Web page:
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Extended-Use Report: Volkswagen Vanagon at 24,000 miles
Versatile people and object hauler
We admit this 24,000-mile report is somewhat anticlimatic. If you're inspired to run off to your local Volkswagen dealer to buy a new Vanagon like ours, you'll be disappointed: there aren't any more. The air-cooled van has been superseded by the water-cooled Vanagon Wasserboxer (R&T, June 1983). But this report isn't all that pointless, because only the engine is changed. The rest of the water-cooled Vanagon is the same boxy vehicle the R&T staff has come to know and respect during the past year. And, as it turns out, the air-cooled engine was the primary source of our complaints about the Vanagon anyway.
During the first 12,000 miles (R&T, April 1983) our Vanagon seemed to be infested with Black Forest gremlins that loved to play tricks with the electrical system. Coy little creatures, they always struck at the most inopportune times, like when the VW was at the summit of a mountain in a national park, or in the midst of the Mojave Desert. Then, after lengthy tows back to civilization, in this case defined as any burg with a Volkswagen dealer, the gremlins would immediately stop their shenanigans, leaving the Vanagon running perfectly, much to the befuddlement of both the driver and dealer mechanic.
With the Vanagon, there doesn't seem to be any single cause: both the electrical fuel injection (Bosch L-Jetronic) and, more likely, the electronic ignition (with a Hall distributor) can be the culprits. Gordon Cline and Andy Vaughn, two capable fellows in the service department at Commonwealth Volkswagen in Santa Ana, California, try to isolate the problem with a procedure that begins by cleaning the connection at the idle stabilizer and ends with checking for corrosion in the power supply for the impulse coil. Cline and Vaughn say it's often must a simple matter of a loose or dirty connection. On one occasion a thousand miles from home, our Vanagon's engine died, stranding the Engineering Editor by the side of the road. Under trying conditions -- the VW was packed to the gunwales with friends who hurled epithets about foreign cars -- the EE attempted to effect a cure with his Swiss Army knife. Instead, he discovered an innocuous blade-type connector had slipped apart, which left the entire electrical system without a ground. It's odd that the wizards of Wolfsburg would choose such an insubstantial way of securing such a cricitcal connection. We can report, however, that after the third stranding and replacement of the fuel pump relay, distributor rotor and ignition coil at about the 11,000-mile mark, the gremlins tired of our Vanagon and departed.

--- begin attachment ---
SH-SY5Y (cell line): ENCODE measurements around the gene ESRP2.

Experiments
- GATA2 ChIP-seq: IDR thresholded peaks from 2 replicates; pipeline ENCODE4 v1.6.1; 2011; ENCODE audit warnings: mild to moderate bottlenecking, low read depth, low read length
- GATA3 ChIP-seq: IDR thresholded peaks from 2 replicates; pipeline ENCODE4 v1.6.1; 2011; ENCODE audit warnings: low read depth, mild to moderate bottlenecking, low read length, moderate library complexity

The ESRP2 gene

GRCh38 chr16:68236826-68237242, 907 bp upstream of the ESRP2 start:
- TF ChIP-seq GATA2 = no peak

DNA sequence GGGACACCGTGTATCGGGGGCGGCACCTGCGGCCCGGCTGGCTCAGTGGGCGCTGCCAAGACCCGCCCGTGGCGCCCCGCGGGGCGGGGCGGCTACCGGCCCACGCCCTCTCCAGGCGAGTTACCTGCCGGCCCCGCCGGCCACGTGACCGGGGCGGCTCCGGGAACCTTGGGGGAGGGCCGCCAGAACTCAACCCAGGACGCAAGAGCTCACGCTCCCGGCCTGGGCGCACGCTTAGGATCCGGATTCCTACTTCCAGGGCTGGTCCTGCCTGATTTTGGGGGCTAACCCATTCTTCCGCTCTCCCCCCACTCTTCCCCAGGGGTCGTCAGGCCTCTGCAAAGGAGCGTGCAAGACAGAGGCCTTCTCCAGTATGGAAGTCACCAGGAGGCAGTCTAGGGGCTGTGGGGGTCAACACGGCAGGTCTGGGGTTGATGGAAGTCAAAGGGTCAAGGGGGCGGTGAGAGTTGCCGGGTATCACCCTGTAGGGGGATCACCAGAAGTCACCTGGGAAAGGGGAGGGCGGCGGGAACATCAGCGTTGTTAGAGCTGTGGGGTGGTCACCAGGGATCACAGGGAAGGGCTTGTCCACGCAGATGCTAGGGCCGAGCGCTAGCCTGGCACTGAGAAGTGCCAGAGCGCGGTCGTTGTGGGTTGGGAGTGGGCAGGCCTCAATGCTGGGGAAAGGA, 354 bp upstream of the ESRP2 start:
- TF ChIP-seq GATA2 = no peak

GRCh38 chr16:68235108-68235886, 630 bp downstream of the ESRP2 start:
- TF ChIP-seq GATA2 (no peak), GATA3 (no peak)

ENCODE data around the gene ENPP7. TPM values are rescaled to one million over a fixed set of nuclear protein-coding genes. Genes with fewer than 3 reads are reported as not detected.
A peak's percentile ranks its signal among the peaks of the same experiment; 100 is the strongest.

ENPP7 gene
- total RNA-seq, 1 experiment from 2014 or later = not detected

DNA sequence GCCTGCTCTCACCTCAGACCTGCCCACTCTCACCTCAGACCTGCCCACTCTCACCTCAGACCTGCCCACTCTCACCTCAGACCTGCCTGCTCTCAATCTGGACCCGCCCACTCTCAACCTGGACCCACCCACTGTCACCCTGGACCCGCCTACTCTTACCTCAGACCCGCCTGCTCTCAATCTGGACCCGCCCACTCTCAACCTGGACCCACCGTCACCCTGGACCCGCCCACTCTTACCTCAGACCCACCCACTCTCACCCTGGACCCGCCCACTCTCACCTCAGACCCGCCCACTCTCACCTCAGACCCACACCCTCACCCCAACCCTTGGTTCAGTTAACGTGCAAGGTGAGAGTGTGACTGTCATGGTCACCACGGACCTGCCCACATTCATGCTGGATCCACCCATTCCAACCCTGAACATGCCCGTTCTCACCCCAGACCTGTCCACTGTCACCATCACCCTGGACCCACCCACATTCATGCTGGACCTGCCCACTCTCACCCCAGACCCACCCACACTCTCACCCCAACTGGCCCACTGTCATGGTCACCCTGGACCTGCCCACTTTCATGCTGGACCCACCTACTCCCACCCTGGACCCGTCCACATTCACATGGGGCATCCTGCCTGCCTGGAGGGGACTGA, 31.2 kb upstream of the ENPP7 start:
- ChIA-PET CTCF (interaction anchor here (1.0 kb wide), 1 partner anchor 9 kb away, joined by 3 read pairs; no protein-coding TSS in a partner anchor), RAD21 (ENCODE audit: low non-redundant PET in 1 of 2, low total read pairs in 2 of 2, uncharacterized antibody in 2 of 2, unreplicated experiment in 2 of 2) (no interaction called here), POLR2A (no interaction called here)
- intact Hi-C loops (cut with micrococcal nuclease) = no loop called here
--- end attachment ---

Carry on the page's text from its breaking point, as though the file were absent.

The VW carried on for another 13,000 miles with no hint of electrical trouble. In fact, the second 12,000 miles was rather uneventful from a repair standpoint. At around 16,000 miles the engine began weeping oil. Apparently the pushrod tube seals on either side of the flat 4-cylinder engine frequently become embrittled by engine heat. Commonwealth performed a fix using Porsche 911 seals, more expensive but also more durable than VW's. This was done under VW's standard 1-year or 20,000- mile warranty, which, by the way, has been extended for 1983 to one year with unlimited mileage. Had the Vanagon been out of warranty, we would have been charged three hours of labor and $40 for the Porsche seals for both sides. Beyond this, there were a couple of routine services, at 15,000 miles and 22,500 miles. At the latter service we had the front end aligned to eliminate some wheel shimmy. At that time the air conditioner belt also needed adjustment. You may recall from the 12,000-mile report that the large overhead air conditioning unit had been a source of constant trouble. We've learned that reliability of the Vanagon's air conditioner is a function of how expertly the unit was installed, which can vary considerably because all of them are dealer installed. For instance, if the stock engine mounts are not changed, the unit will often have chronic belt-throwing fits. For 1984, air conditioners will be installed at the factory in the Fatherland, which should mean fewer problems.